2. the word of each color
- Construction Paper
- Contact Paper
- Laminator (I own this exact item)
- Lamination Paper
- Put Me in the Zoo
In the book, the creature is depicted standing in many different positions; I chose the stance below because it was the easiest for me to sketch out and copy. I used nine pieces of yellow construction paper to create the creature. I cut out, arranged, and taped each piece on the wall. Then I taped the contact paper over it.
The creatures spots changes colors in the book, so I traced the top of a mug to create circles on red, blue, green, purple and orange construction paper. I also traced a separate batch of circles in each color and wrote out the word of each color within the circles. I cut the circles out and laminated them. As a teacher, I have found that laminated material has a much longer life span than those that are not; and it works especially well with contact paper. Laminated material can easily be placed and removed from contact paper without damaging any of the material.
I also created word cards for each color. I wrote out the name of each color using a crayon in the appropriate color. Next to the word, I traced an outline of a circle in the same color.
1. eliminating the outline of the circle all together
2. shading in the rest of the circle with the appropriate color
3. tracing an outline of a circle in the appropriate color (as depicted above)
4. writing the word of the color within the outline
Activity 1: Matching Color to Color
Pictured below is the completed activity:
Ask the child to point to or say the color of the spots depicted on the creature on the specific page in the book. Then, ask him to pick the appropriate color circle (as seen on the creature on the specific page in the book) and match it to the spots already placed on the creature. Do this every time the creature’s spots change in the book.
Activity 2: Matching Color to Word
Pictured below is the completed activity:
Ask the child to point to or say the color of the spots depicted on the creature on the specific page in the book. Then ask him to pick the appropriate color circle (as seen on the creature on the specific page in the book) and match it to the word that represents the color. Do this every time the creature’s spots change in the book.
Activity 3: Matching Word to Color
Ask the child to point to or say the color of the spots depicted on the creature on the specific page in the book. Then ask him to pick the word that represents the color (as seen on the creature on the specific page in the book) and match it to the appropriate color. Do this every time the creature’s spots change in the book.
Activity 4: Color Selection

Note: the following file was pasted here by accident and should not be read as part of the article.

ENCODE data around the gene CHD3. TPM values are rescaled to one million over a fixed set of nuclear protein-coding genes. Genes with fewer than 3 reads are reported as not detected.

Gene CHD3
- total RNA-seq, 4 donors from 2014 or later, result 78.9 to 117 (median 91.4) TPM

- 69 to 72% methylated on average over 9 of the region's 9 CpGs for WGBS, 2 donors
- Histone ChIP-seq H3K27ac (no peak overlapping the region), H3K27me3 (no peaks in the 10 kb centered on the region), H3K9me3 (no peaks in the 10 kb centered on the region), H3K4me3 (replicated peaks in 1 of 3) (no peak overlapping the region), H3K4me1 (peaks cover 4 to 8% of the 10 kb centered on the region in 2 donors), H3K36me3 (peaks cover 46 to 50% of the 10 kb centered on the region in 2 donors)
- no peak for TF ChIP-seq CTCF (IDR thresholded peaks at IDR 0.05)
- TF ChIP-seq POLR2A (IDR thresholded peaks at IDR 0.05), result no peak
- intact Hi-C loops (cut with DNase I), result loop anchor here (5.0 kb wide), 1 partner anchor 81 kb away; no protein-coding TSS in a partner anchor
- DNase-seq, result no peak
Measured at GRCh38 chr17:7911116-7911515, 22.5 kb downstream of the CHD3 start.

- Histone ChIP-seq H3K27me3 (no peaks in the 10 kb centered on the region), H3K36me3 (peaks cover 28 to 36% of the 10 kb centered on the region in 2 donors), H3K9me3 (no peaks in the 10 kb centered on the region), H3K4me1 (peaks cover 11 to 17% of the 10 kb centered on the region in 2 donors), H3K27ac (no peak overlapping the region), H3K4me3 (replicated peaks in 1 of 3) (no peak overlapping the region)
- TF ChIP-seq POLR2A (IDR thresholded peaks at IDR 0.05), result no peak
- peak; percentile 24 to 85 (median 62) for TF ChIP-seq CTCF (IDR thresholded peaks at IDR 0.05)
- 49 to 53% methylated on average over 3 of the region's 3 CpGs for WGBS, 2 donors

Ask the child to point to or say the color of the spots depicted on the creature on the specific page in the book. Then ask child to pick the appropriate color from a selection of two or three colors before putting them on the creature. Do this every time the creature’s spots change in the book.
I hope you enjoyed reading about the four super fun Put Me in the Zoo learning activities that I created for my son. Please comment and let me know if you tried any of these activities and how it turned out! I hope you have a wonderful day!
Good evening and happy Monday! Today, Paulie had so much fun engaging in an activity that really enhances his cognitive development. The activity involves placing an item underneath a bowl and asking the child to find the item. This is not a new activity for Paul; when he was younger, I used to place an object under one of two bowls. Now that he is older, I use three bowls. Paul watches me place the object under one of the bowls, and then he watches me mix them. The way I line them up varies. After I mix them, I ask him, “where did the (for example) ball go?” and then he looks for it. After we engage in the activity for a while, I add another object; so now he has to remember where two objects are. He watches me place one object under one bowl, the other object under another bowl, watches me mix the bowls, and then looks for the item that I ask him to find. This activity offers a great opportunity to enhance language development. Use as much language as possible. Explain what you are doing; what he is doing; and use as many descriptive words as possible. The language that we used during this activity was: yellow, ball, under, red, bowl, red, triangle, smaller, larger, bigger, mix, mixing, mixed, round, circle, over, in, out, ridges, bumpy, smooth, watch, lift, find, etc.
Here are some pictures! =D
Thank you so much for reading! I hope that you have a happy day! =D
Happy happy happy Monday! Today, Paulie strengthened his fine motor, sensory, language and cognitive skills while playing with chick peas and a coke bottle.
Fine Motor Development
- The activity required Paul to pick up one chick pea at a time using his pointer grip.
- Paulie manipulated the chickpeas by squeezing them, pinching them, and rolling them in between his hands or one of his hands and another surface.